“The Benefits Screening API reflects the commitment of our office to harnessing technology and data to help address poverty-related challenges," said Matthew Klein, Executive Director of the Mayor's Office for Economic Opportunity. "All New Yorkers should know about and be able to access the benefits for which they are eligible, and by making the rules behind ACCESS NYC open and available we hope more organizations can integrate benefits screening into their work with residents.”
“Our goal is to promote health and well-being for New Yorkers in need, and technology can play an essential role in this. Helmsley supports this effort to enhance the City’s ability to make social services more accessible and efficient, enabling this crucial data to improve people’s lives.” said Tracy Perrizo of the Helmsley Charitable Trust.
"No one should go hungry in one of the wealthiest cities in the world. Anytime someone is sharing their income information with a non-profit community provider or even a for-profit they should get screened for more than 30 social service benefits whether food, money, health, or housing so they get all the help they need," said Council Member Ben Kallos, author of Local Law 60 of 2018, which required a study on providing Automatic Benefits. "Opening our benefits eligibility determinations to the public will enable public-private partnerships that will only help those in need and make our city a little fairer. Thank you to Mayor Bill de Blasio, Director of Operations Jeff Thamkittikasem, and Mayor’s Office for Economic Opportunity Director Matt Klein for their partnership in using technology to making New York City the fairest big city in the world."
Council Member Peter Koo, Chair of the Technology Committee, stated, “Creating user-friendly access to public service benefits across federal, state and city governments is an achievable goal that requires input and partnerships across all sectors of civil technology. Screening API reinforces the City of New York’s commitment to creating open sourced community-based technology that will improve the quality of life for the public in New York and beyond.”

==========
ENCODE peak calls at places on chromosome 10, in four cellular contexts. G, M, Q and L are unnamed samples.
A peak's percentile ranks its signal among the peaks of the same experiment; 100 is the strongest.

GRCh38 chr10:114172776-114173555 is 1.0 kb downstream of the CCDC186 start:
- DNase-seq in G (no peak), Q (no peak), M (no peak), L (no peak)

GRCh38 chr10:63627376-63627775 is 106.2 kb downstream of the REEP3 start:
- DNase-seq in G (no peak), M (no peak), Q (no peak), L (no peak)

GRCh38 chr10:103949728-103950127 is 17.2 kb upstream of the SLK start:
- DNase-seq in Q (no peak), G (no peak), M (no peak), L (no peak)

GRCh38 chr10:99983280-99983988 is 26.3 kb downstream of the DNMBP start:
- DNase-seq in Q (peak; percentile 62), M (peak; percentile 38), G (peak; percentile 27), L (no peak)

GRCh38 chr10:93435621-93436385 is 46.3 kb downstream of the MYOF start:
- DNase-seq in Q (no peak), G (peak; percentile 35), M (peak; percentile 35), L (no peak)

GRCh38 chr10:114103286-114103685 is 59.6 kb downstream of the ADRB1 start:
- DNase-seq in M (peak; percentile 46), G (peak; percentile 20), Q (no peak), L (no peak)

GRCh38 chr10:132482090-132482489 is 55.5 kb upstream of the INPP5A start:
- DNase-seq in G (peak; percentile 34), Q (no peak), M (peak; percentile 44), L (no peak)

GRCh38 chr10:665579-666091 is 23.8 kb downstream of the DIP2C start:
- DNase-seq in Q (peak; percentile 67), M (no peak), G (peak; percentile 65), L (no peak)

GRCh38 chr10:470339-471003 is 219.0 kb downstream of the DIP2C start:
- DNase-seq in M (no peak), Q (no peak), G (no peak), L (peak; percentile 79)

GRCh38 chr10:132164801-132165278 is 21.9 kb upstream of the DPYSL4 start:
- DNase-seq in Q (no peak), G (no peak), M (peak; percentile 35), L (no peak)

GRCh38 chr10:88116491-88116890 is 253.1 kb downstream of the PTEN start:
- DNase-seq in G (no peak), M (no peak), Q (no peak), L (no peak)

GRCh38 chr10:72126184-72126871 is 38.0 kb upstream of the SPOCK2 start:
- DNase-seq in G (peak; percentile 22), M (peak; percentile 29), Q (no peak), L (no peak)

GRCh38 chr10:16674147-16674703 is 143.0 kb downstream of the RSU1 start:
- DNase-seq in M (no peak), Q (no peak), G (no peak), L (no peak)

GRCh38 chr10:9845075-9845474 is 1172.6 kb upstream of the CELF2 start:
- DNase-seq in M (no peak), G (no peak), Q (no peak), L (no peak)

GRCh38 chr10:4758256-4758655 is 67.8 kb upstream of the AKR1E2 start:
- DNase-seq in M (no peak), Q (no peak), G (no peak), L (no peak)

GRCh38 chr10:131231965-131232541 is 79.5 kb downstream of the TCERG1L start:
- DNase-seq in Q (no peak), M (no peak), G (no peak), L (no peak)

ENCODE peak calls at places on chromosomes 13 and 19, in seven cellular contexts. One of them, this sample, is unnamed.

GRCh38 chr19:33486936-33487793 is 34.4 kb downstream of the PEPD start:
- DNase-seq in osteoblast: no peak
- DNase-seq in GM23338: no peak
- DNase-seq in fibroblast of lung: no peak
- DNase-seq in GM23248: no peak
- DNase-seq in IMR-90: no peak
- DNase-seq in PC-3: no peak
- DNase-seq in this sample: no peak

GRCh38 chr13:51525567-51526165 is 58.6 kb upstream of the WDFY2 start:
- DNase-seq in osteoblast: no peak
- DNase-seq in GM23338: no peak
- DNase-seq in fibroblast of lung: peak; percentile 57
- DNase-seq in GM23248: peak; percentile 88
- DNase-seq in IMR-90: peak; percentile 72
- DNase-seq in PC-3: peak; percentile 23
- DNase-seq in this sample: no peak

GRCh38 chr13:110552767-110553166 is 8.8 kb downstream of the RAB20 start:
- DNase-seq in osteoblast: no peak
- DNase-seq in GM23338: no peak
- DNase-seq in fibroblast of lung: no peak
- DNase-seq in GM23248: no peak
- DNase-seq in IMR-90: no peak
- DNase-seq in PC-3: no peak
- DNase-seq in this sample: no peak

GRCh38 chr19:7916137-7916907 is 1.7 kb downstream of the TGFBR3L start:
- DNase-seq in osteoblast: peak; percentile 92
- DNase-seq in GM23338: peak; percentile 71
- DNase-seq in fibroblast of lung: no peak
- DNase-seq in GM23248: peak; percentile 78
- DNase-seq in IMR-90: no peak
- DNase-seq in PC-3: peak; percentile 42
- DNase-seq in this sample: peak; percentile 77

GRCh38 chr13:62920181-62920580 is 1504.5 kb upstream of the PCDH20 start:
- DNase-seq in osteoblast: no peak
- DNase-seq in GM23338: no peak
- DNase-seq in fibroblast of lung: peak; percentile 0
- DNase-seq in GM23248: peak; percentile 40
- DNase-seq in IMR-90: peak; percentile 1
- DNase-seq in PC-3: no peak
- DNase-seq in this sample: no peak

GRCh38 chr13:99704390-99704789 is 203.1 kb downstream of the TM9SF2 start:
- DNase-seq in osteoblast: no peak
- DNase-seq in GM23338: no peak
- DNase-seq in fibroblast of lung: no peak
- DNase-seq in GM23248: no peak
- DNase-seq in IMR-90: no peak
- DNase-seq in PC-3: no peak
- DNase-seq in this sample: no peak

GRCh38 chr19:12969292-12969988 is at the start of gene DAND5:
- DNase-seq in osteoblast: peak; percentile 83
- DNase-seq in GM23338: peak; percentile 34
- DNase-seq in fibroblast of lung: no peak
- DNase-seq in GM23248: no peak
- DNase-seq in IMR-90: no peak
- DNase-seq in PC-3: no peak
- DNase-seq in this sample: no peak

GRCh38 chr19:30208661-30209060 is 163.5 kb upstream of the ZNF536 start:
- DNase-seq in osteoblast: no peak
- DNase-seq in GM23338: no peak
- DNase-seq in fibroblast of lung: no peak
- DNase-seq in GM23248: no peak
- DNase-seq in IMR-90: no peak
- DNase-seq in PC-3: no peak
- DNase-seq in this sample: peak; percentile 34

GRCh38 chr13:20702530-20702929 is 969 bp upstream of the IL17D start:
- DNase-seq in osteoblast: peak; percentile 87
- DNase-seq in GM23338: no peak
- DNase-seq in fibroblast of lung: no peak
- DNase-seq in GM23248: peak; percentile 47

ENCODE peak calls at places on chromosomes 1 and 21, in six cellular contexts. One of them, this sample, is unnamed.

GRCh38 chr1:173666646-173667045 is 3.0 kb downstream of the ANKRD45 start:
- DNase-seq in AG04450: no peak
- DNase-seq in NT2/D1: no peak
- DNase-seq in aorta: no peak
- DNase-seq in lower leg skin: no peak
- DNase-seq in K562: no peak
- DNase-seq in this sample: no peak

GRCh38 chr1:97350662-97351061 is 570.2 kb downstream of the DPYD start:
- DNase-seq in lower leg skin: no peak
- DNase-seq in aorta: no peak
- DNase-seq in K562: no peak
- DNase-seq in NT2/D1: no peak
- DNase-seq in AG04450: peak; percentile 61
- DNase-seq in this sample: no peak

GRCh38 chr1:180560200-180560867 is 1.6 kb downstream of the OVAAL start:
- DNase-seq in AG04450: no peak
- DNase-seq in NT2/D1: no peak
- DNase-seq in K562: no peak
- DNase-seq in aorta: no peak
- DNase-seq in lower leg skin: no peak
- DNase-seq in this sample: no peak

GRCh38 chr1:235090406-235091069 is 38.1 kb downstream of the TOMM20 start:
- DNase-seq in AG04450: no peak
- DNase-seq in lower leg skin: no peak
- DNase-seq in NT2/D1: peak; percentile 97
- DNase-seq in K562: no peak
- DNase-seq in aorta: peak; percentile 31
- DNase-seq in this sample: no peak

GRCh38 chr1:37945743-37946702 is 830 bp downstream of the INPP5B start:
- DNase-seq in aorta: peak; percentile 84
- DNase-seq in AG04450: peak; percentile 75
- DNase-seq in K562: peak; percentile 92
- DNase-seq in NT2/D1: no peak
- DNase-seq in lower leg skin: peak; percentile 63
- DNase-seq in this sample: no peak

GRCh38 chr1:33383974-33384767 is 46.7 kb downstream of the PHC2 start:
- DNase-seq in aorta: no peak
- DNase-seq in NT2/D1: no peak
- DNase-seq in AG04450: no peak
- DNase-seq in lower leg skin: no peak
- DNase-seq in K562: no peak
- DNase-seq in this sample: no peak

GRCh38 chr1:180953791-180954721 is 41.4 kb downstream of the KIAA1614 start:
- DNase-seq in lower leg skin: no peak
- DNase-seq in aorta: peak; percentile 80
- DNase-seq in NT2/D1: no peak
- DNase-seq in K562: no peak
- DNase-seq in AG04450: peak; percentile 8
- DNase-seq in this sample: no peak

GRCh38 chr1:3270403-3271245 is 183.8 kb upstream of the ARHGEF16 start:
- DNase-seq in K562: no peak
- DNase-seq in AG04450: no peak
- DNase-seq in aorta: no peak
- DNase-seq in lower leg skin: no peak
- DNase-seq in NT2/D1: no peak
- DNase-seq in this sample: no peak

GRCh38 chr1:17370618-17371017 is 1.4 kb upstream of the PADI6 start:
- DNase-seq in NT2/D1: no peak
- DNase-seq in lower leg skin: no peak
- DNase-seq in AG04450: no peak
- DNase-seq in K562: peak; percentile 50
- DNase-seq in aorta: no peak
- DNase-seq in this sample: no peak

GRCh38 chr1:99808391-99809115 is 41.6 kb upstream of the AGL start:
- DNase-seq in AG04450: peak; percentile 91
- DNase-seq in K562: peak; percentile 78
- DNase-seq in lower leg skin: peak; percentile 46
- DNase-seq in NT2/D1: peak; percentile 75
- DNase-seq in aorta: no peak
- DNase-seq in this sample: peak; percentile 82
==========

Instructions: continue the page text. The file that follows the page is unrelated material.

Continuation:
For more information about the NYC Benefits Screening API, please see screeningapidocs.cityofnewyork.us.
The Mayor's Office for Economic Opportunity
The Mayor’s Office for Economic Opportunity (NYC Opportunity) uses evidence and innovation to reduce poverty and increase equity. It advances research, data and design in the City’s program and policy development, service delivery, and budget decisions. NYC Opportunity’s work includes analyzing existing anti-poverty approaches, developing new interventions, facilitating the sharing of data across City agencies, and rigorously assessing the impact of key initiatives. NYC Opportunity manages a discrete fund and works collaboratively with City agencies to design, test and oversee new programs and digital products. It also produces research and analysis of poverty and social conditions, including its influential annual Poverty Measure, which provides a more accurate and comprehensive picture of poverty in New York City than the federal rate.